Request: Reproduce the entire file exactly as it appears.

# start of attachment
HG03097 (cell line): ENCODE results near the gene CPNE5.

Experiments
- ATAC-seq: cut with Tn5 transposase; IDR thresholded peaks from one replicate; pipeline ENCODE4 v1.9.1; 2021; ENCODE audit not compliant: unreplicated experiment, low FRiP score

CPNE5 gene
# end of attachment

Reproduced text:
HG03097 (cell line): ENCODE results near the gene CPNE5.

Experiments
- ATAC-seq: cut with Tn5 transposase; IDR thresholded peaks from one replicate; pipeline ENCODE4 v1.9.1; 2021; ENCODE audit not compliant: unreplicated experiment, low FRiP score

CPNE5 gene